February 2010

Back in the halcyon days of the early 1980s when America was still climbing out of the 1970s, the hot trend in movies (between Star Wars movies) was the Ninja movie. Despite the rise of anti-Japanese sentiment garnered by the economic problems of the USA, the ninja was adopted whole heartedly by American teen boys looking for a new martial arts hero. The trend was started by the Golan and Globus brothers production of Enter the Ninja with Sho Kosugi. Two more films were made in the Ninja series with Sho Kosugi going on to star in followup Revenge of the Ninja and several more martial arts films. Even in the cheap and somewhat shoddy Cannon films productions Kosugi’s work as a martial artist stands out. He garnered much praise and he still stands out in the pantheon of martial arts stars. It also pays to remember how unusual it was for a Japanese to star in an American movie production. From the Sho Kosugi website:

The Ninja sensation was so big that when Pat Rod, of the Hollywood Reporter, was in countries like Greece and Turkey she said,”Movie enthusiasts there never asked me about Stallone, Cruise, or Harrison Ford; it was always,’Have you ever met Sho Kosugi?'”

He did recognize that the ninja craze was a fad and moved on to more general action movies by the late 80s. But his sense of timing left an indelible impression on the ninja craving fans.

Sho Kosugi went on to found the SKI Institute in Hollywood teaching everything from taiko to gymnastics along with other martial arts schools in Japan. His two sons, Shane and Kane have also appeared in movies and are occasionally competitors on the Sasuke TV show in Japan (Ninja Warrior here in the US).

Let’s tackle the bottom of page 1 today which seems to be a thought bubble for Kyon on initial glance. Japanese is read from right to left and vertically from the top to bottom. This is a little disorienting at first but you find it quick to get used to. For the sake of brevity lets do only the first line starting from the left. (BTW, clicking on the image at left will get ypou to the higher res version)

Taking advantage of the furigana we have So no “ore” wa (ha) yoko ninatsute.  Japanese use those sort of half brackets as quotation marks. Sono translates as “that”, ore the kanji in brackets is an informal for man or male person. Wa (hiragana is “ha” but it is pronounced “wa”) means is. the second kanji is yoko or side. The string of hiragana after is ni na tsu te. Plugging this into Google translate is comes out as “the summer to”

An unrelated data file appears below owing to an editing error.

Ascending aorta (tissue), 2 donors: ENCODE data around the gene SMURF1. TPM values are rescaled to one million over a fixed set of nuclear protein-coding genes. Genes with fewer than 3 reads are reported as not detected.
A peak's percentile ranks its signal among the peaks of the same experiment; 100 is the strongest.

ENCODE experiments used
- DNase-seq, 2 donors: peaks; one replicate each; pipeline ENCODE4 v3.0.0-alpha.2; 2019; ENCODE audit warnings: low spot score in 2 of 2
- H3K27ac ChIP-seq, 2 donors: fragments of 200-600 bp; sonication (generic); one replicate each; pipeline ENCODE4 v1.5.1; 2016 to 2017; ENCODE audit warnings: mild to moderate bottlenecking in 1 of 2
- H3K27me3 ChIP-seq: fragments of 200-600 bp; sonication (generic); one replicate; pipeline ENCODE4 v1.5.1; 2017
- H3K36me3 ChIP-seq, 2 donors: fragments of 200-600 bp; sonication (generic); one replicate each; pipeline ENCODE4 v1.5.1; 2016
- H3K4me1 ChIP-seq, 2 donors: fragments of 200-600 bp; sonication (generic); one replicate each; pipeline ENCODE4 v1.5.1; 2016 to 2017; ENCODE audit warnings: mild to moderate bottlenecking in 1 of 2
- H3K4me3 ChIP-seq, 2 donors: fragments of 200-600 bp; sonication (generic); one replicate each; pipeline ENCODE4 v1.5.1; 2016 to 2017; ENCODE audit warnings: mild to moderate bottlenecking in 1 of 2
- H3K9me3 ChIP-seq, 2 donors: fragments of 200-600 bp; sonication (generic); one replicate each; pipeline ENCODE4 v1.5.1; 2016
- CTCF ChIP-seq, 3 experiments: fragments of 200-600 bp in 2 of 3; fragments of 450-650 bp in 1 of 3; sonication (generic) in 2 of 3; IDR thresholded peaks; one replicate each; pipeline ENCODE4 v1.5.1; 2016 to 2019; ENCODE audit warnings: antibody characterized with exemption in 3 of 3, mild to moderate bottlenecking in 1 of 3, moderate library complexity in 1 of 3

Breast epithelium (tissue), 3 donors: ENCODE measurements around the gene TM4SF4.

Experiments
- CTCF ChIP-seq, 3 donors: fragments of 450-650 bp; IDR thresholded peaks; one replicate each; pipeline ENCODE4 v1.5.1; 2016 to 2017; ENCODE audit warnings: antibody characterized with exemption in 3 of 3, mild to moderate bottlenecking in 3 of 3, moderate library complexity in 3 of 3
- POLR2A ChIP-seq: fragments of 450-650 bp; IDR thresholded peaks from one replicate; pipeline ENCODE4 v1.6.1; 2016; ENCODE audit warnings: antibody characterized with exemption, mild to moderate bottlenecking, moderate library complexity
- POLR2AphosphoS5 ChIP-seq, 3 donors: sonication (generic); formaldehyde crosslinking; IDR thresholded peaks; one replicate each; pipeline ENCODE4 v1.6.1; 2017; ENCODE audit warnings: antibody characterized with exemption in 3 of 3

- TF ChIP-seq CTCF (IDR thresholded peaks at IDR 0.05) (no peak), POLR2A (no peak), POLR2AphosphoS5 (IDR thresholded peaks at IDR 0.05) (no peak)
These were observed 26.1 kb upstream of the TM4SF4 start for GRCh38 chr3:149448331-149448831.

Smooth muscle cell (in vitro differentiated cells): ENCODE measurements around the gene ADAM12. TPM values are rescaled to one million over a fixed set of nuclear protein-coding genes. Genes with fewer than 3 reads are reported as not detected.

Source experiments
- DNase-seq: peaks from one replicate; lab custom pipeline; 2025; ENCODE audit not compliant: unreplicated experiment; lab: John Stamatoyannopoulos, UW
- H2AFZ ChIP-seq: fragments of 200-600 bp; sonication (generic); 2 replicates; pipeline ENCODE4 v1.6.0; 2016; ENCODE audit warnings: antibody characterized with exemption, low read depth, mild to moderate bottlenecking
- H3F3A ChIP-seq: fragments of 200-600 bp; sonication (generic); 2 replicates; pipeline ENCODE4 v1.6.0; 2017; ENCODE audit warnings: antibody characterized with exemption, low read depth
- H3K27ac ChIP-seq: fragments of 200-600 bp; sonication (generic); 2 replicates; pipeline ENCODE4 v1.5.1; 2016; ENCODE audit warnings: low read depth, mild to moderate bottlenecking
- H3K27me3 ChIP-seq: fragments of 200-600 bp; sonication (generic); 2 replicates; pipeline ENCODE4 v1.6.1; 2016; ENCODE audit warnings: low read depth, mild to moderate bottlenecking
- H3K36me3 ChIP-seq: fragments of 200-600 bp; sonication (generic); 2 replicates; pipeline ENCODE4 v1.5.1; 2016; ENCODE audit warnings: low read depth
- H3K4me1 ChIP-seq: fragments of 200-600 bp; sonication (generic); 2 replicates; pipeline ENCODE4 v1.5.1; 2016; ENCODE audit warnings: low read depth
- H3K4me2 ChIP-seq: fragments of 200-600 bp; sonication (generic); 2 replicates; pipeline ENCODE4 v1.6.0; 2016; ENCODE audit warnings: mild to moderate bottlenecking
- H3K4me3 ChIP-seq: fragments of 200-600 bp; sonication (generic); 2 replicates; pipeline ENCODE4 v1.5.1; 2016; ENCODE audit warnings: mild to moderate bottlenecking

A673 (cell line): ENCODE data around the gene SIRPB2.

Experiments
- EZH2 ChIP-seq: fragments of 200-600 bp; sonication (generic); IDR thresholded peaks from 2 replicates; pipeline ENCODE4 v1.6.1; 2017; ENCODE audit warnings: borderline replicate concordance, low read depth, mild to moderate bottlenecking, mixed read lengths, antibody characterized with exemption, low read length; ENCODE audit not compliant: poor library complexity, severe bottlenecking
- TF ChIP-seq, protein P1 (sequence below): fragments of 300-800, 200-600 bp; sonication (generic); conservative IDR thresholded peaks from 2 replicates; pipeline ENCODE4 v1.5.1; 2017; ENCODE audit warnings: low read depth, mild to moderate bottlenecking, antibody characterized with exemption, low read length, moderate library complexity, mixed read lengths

Broken English translation is That man is the summer to. Which doesn’t make a whol;e lot of sense as is. So we are going to hold off on trying to translate that into plain English from the broken until we get the rest of the lines translated and can see what the other lines are talking about. Japanese often does not have a word for word translation into English and this makes translating an art instead of a science.

What kind of Apps are available for the Android smartphone crowd wanting to learn or practice Japanese? and more importantly what can we get for a budget. Even though the Android market is relatively new compared to the iPhone’s there are a lot of apps available for the study of Nihongo. Two of the ones I have tried just recently and like:

Robert Muth’s Kana Drill. The basic demo version is complete for Hiragana for free with a paid upgrade to include the Katakana syllabary. The app is simply for review of the kana syllabaries. A hiragana symbol appears at the top and the user has seconds in which to match it to the romanji pronunciation. The options allows you to set the time and the number of rounds and alter the number of rows that the kana are used in the drill. A very simple and effective free app that I have been using quite a bit to learn kana.

Survive! Japanese Lite is a little adventure game for learning basic hiragana, vocabulary and common phrases. This is a nice little adventure style game that puts the player/user into daily situations that would occur in Japan and uses both audio and text to teach basic Japanese. Very simple and fun idea, the basic game is free with the full version as a paid upgrade. The game begins with the user disembarking at Narita airport after flying into Japan and a little adventure awaits. Very highly recommended little game. The company also makes other study Japanese related apps.

These are just two of the better free apps available for Android, surely more to come as the developers come into Android.